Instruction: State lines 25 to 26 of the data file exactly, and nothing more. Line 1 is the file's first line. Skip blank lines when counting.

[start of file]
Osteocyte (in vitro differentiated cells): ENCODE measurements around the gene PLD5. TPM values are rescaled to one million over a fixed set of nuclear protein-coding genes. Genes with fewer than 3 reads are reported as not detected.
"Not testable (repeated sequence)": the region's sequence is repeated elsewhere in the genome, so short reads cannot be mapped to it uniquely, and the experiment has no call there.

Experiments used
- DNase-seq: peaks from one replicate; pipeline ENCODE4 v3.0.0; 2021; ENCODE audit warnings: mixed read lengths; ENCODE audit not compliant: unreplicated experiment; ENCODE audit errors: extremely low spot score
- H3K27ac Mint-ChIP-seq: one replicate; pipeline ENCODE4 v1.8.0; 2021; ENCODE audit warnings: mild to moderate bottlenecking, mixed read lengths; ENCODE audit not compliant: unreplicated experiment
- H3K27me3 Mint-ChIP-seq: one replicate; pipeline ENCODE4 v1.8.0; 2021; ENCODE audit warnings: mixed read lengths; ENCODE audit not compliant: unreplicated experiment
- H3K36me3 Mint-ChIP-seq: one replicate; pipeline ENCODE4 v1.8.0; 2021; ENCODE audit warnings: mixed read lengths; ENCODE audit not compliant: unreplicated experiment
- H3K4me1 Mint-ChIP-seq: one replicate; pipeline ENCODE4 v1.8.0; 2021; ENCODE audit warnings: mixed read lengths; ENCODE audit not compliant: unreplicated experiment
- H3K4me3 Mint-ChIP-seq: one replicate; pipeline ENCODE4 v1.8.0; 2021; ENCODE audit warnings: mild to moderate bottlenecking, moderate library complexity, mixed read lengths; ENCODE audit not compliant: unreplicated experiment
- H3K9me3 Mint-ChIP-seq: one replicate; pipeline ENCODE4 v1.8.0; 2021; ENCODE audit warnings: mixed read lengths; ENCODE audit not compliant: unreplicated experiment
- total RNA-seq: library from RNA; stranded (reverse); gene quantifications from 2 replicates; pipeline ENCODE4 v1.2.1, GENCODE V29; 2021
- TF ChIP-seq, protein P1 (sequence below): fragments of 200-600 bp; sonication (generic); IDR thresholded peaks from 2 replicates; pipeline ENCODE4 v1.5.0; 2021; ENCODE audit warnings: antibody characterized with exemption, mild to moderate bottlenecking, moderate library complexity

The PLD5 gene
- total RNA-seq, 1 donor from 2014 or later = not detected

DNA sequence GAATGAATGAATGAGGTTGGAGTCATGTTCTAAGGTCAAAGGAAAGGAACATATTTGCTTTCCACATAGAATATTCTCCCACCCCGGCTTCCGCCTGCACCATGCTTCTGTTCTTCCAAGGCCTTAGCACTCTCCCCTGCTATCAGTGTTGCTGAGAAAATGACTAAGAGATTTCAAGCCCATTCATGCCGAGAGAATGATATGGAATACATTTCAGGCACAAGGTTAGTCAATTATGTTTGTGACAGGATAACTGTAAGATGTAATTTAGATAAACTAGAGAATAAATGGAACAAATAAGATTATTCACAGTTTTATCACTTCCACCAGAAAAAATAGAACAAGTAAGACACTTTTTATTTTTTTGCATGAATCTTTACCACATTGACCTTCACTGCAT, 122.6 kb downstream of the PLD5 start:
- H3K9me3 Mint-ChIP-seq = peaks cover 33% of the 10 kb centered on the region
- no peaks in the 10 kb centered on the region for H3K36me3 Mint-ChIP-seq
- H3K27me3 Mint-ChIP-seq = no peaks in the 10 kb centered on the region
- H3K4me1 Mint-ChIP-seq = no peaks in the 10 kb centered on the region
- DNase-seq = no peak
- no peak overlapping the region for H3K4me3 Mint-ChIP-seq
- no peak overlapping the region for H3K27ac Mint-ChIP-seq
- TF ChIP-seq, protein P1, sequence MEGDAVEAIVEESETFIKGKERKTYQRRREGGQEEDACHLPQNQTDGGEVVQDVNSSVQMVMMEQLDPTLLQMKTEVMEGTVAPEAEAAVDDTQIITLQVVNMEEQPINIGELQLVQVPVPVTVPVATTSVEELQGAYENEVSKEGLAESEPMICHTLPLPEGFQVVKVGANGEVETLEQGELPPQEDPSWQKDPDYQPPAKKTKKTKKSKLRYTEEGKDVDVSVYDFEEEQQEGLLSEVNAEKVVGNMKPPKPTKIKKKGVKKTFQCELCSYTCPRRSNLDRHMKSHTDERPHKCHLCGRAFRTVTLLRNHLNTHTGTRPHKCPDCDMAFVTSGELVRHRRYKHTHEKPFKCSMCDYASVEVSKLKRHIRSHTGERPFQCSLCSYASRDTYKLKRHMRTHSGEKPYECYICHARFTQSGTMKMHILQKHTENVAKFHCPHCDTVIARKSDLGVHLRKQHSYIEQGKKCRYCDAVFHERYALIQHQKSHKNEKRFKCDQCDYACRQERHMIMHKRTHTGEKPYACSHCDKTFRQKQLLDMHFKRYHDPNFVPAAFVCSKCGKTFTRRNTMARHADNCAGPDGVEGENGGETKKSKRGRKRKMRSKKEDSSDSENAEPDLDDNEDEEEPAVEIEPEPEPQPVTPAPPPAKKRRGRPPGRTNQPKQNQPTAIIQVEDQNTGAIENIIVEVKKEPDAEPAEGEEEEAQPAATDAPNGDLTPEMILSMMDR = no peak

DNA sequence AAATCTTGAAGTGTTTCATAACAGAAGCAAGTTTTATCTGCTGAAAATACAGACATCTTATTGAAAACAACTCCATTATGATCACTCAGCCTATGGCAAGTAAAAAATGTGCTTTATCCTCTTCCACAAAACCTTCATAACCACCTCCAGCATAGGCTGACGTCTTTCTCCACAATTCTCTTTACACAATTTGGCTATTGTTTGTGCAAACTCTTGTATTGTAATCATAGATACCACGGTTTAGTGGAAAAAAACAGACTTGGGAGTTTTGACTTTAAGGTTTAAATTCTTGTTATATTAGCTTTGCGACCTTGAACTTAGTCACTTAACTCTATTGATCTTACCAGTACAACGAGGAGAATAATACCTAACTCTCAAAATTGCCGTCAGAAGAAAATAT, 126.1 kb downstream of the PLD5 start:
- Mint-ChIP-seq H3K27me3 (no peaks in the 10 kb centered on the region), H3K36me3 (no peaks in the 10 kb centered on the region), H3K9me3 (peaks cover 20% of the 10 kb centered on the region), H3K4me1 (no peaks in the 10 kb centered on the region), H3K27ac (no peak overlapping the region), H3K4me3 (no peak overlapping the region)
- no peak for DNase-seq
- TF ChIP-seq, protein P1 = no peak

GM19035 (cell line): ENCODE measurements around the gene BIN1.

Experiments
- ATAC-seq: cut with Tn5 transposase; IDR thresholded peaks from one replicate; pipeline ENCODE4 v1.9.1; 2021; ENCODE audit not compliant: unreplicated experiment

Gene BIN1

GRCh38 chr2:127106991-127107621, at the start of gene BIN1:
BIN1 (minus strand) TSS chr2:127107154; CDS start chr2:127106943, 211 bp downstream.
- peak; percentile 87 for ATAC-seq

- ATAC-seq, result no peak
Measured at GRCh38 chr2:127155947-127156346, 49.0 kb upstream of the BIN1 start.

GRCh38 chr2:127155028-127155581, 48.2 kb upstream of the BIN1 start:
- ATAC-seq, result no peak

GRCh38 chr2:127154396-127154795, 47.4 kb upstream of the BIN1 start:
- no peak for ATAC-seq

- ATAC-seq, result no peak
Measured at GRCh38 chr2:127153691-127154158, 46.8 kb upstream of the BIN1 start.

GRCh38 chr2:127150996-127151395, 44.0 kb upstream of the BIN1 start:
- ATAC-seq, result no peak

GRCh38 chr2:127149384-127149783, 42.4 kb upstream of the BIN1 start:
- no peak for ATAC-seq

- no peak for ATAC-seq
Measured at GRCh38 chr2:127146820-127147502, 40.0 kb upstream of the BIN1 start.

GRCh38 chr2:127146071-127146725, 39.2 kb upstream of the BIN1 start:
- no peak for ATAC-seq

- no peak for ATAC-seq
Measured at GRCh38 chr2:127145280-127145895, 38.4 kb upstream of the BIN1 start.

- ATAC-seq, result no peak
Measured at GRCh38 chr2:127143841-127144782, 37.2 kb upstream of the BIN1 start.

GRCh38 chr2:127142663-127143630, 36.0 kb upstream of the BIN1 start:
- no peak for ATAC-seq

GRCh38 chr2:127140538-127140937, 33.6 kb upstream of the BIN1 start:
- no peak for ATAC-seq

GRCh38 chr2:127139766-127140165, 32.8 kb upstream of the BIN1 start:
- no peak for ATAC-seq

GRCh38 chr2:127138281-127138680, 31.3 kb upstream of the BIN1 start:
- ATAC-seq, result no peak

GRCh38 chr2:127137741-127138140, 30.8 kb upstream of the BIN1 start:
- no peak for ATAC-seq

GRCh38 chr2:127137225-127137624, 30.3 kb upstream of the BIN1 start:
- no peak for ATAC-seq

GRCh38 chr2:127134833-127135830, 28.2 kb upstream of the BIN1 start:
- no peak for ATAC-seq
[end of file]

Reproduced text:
- Mint-ChIP-seq H3K27me3 (no peaks in the 10 kb centered on the region), H3K36me3 (no peaks in the 10 kb centered on the region), H3K9me3 (peaks cover 20% of the 10 kb centered on the region), H3K4me1 (no peaks in the 10 kb centered on the region), H3K27ac (no peak overlapping the region), H3K4me3 (no peak overlapping the region)
- no peak for DNase-seq